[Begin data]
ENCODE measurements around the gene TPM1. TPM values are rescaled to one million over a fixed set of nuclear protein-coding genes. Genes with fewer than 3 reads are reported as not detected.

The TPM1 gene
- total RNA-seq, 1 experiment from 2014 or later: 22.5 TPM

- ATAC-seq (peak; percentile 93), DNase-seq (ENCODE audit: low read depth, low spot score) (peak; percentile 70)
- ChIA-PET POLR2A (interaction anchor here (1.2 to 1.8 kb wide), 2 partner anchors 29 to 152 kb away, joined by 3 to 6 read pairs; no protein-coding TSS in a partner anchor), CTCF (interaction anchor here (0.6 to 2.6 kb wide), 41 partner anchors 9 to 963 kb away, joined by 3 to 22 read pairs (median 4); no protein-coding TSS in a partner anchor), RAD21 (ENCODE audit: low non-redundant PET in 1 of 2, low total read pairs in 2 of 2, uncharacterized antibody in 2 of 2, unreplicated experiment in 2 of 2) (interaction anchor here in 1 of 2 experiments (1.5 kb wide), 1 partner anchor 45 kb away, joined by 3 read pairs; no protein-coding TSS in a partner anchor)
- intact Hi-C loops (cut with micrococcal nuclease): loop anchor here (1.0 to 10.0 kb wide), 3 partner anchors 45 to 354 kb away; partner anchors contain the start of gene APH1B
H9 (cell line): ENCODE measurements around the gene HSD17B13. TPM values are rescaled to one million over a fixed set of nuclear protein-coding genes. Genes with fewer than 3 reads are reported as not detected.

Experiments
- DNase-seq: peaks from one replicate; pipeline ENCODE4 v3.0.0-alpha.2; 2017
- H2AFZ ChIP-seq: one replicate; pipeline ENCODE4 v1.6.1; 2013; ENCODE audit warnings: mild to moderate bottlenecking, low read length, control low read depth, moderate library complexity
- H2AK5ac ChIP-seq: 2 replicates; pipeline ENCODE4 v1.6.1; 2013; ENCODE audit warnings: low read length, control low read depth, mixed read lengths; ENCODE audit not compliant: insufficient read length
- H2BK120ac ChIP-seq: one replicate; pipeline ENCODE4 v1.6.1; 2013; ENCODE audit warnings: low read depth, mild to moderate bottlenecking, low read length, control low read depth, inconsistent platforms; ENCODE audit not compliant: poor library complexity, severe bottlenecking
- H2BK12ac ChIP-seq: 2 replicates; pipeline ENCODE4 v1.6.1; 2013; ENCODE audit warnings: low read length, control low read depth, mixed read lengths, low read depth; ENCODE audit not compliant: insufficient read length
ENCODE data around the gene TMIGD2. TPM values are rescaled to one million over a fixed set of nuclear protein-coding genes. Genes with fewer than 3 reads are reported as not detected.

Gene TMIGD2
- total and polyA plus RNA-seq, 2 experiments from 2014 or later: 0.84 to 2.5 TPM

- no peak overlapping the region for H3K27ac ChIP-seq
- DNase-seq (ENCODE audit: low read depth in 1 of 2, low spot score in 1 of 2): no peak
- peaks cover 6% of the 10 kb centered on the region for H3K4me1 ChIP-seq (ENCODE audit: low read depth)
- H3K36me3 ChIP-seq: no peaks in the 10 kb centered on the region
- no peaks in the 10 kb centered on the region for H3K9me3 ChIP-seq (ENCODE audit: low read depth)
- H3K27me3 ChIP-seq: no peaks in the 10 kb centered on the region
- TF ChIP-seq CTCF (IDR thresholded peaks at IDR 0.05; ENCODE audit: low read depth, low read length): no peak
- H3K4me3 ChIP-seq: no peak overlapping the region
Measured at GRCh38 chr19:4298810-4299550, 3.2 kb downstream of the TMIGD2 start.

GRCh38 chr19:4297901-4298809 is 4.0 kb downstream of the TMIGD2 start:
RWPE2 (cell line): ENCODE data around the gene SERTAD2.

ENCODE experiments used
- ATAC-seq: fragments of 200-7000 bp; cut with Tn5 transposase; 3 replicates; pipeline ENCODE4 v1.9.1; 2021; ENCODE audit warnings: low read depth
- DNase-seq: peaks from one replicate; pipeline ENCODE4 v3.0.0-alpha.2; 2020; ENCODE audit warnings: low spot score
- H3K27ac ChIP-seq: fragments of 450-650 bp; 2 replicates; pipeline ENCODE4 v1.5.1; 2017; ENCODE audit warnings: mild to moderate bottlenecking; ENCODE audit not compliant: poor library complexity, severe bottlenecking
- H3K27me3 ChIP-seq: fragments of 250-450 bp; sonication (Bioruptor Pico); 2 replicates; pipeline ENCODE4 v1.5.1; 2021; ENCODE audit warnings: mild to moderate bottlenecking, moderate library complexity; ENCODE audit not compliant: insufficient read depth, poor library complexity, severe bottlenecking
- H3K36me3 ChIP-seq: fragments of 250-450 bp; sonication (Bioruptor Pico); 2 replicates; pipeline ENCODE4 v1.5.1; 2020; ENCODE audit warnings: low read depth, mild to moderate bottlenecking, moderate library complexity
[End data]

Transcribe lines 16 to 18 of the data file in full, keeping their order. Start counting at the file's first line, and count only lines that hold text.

- total and polyA plus RNA-seq, 2 experiments from 2014 or later: 0.84 to 2.5 TPM

- no peak overlapping the region for H3K27ac ChIP-seq
- DNase-seq (ENCODE audit: low read depth in 1 of 2, low spot score in 1 of 2): no peak